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THE DISH: 1910 Public House

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1910 Public House serves, from bottom clockwise, pimento cheese with homemade crackers, grits and biscuits, gouda stuffed meatloaf steak with parsnip potato mash and collard greens, and blackened catfish tacos. (Staff Photo: Meghan Kotowski)

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The eatery has wooden and concrete tables throughout the dining room. (Staff Photo: Meghan Kotowski)

ON THE MENU

Sweet potato skin bites — Pulled chicken, creme friache, pecans and scallions, $8

• Black eyed pea caprese salad — With mozzarella cheese, tomato, mixed greens and a basil vinaigrette, $10

• Low country shrimp and smoky grits — With andouille sausage, leeks and a tomato piquant, $17

• Barbecued cracklin’ skin dust breast — Corn bread pudding, brown sugar carrots and peas with a garlic mayonnaise, $19

107 Main St., Lilburn

770-564-6911,

1910publichouse.com

• Open since: Aug. 30

• Owners: Husband-wife duo Anthony and Jennifer Tiberia

• Location: It is located on Main Street in Lilburn, across from the police station. It has replaced where the Blue Rooster Cafe was once situated.

• Hours: 4:30 to 10 p.m. Sundays through Thursdays, 4:30 to 11 p.m. Fridays and Saturdays

• Atmosphere: 1910 Public House was named after the year the city of Lilburn was incorporated from McDanielsville. It is a public house or pub because it is a gathering place for food, drinks and discussions.

The inside is cool and comforting with yellows, grays, blacks and browns. The bar is smack-dab in the middle of the dining room with all four sides open for people to sit.

“All the pubs we researched from the time had the bar in the middle,” co-owner Anthony Tiberia said. “And we stick with mostly craft alcohol.”

There are wooden and cement tables scattered throughout the front room with each table set for a guest. The large windows in the front of the restaurant give most of the natural light, but future in the back, there are several lights and a bottle chandelier.

Since this is one of the original building constructed in the 1910s, the House has the original brick exposed on two walls in the eatery.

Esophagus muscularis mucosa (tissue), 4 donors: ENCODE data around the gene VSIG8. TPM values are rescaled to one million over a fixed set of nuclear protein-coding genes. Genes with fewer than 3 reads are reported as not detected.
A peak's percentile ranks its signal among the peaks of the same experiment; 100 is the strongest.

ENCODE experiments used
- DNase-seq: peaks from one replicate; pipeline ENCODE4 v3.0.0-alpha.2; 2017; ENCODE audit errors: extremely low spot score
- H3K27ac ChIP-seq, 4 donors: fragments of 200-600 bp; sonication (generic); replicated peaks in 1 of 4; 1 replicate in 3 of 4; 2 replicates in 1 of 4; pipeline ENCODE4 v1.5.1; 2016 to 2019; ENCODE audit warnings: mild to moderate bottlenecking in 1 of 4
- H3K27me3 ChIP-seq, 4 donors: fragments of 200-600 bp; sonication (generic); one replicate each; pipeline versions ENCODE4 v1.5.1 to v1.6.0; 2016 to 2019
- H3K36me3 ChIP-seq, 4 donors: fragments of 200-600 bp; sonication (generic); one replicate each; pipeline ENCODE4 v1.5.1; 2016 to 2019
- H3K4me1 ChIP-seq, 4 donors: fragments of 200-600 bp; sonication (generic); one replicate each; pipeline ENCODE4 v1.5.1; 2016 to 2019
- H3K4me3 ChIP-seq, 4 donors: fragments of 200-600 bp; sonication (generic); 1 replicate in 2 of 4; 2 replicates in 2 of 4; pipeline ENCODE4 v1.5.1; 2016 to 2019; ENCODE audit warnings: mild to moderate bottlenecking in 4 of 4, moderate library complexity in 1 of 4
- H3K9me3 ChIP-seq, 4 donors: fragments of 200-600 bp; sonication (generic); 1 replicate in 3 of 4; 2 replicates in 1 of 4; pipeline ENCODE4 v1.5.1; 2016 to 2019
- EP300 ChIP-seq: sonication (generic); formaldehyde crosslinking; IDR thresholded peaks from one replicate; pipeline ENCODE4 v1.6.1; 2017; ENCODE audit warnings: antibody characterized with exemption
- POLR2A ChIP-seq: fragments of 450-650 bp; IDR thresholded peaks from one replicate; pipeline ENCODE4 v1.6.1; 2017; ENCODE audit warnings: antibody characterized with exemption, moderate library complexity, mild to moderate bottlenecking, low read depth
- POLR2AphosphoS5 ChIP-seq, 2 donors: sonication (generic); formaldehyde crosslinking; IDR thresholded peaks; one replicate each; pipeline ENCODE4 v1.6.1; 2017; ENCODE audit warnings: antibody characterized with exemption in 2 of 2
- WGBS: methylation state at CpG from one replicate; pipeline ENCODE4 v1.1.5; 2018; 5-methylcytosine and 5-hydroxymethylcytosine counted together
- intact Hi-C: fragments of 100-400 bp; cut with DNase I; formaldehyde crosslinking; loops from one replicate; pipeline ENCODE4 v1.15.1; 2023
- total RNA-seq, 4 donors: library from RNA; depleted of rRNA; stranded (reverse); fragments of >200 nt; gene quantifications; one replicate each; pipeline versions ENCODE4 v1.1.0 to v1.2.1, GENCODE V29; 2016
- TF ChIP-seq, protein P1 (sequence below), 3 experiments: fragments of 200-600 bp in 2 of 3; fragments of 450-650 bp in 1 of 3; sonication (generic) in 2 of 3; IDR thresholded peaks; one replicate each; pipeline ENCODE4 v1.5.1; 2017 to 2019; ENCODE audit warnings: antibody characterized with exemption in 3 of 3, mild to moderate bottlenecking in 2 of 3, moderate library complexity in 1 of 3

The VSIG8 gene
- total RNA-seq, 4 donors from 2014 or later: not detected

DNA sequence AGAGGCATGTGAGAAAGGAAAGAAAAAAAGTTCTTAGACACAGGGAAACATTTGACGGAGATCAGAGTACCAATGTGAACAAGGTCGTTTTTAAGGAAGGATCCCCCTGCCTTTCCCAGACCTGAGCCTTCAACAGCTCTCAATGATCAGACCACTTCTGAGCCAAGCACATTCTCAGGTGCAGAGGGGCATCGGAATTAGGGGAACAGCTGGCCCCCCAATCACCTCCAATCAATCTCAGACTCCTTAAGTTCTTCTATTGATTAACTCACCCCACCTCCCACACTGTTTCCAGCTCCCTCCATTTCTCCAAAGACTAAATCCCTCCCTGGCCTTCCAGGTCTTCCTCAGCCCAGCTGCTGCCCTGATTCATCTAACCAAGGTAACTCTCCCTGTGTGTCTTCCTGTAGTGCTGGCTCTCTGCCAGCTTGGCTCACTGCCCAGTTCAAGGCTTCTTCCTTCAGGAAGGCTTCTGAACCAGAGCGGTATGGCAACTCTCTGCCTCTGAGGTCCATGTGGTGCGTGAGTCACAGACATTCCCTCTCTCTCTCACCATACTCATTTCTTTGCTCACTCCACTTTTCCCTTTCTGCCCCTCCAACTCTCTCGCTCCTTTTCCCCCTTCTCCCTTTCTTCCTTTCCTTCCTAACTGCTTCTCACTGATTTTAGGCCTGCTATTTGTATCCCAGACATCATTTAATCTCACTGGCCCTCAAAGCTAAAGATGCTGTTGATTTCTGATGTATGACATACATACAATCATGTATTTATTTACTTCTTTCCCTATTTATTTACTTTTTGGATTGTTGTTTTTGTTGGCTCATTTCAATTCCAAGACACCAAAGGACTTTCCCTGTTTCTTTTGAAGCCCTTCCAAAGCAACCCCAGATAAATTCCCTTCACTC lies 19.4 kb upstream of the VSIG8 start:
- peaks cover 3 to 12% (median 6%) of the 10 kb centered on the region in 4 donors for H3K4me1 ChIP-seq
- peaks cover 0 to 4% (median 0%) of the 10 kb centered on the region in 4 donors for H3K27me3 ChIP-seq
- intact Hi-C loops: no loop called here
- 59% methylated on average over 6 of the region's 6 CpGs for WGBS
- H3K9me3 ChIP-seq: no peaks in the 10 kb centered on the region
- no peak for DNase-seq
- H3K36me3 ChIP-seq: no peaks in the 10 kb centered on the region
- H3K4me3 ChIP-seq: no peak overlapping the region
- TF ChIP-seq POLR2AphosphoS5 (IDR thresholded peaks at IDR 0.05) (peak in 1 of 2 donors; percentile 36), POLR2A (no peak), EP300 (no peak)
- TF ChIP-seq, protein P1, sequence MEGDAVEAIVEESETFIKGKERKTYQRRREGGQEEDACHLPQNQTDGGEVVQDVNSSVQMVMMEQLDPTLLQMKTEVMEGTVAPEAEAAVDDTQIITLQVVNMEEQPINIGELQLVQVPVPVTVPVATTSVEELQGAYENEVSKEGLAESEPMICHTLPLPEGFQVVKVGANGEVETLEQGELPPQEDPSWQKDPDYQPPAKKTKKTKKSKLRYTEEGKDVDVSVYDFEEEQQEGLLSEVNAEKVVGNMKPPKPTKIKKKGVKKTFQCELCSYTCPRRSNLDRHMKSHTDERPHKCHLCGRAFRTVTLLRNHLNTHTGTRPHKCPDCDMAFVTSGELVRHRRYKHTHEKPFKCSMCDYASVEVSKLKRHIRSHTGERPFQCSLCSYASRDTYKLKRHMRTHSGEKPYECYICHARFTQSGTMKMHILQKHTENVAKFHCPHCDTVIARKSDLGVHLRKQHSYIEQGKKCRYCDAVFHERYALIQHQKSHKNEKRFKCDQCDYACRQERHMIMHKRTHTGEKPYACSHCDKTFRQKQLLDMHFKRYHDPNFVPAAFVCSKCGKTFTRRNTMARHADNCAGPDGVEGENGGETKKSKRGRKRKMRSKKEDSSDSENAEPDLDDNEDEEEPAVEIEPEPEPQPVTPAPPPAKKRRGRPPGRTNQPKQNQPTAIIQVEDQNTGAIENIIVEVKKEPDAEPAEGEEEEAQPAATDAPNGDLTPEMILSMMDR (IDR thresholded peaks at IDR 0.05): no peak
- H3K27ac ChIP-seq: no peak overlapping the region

“It’s really old but it’s really cool,” Tiberia said.

Although the space is chic, it isn’t an upscale, fine dining suit and tie type of place.

“We want people to know it is casual. You can come in wearing shorts, a T-shirt and flip flops,” Tiberia said. “I think we were saying caviar and flip flops. You’re going to get a really good meal and wear shorts.”

During the cooler weather, there are several tables outside for dinner service.

Through the sliding wooden barn door, there is another large room that will be used as a market, where there will be sides ordered by the pint or sandwich with sides for dine-in or to go.

Once the room has been finished, the House will create family dinners for four that can be purchase, taken home and cooked — complete with instructions.

There is no lunch service currently, but Tiberia said is should start in the next week or so.

• Menu: The House’s menu is Southern inspired comfort foods — that doesn’t mean small plates at big prices.

“The thing is when people go out to eat, they don’t want a little taste of meat with a pea and a drop of something and pay $40 for it,” Tiberia said. “We try to stay away from that. We want you to leave full — with a to go box.”

Executive Chef Robert Elliot and Certified Master Chef Dawn Jackson run the kitchen. They make the food with seasonal ingredients, which means if they are out, they’re out. Try back tomorrow.

The menu can change slightly as things come and go with the seasons, but the entire menu will only change a few times a year.

Everything is made from scratch in-house, including the pimento cheese and smoked trout dip. These are two items that will be for sale by the pint in the market.

You can bring kids to the House — there is even a kids menu. The chefs don’t skimp on the youngsters’ food either. For example, there are chicken fingers, right? They are free range chickens and each breast is cut by hand before being battered.

“We want kids to be here,” Tiberia said. “I also have kids.”

• Things you might not know: The Tiberias also own Sprig in Decatur.

Map

1910 Public House

1910 Public House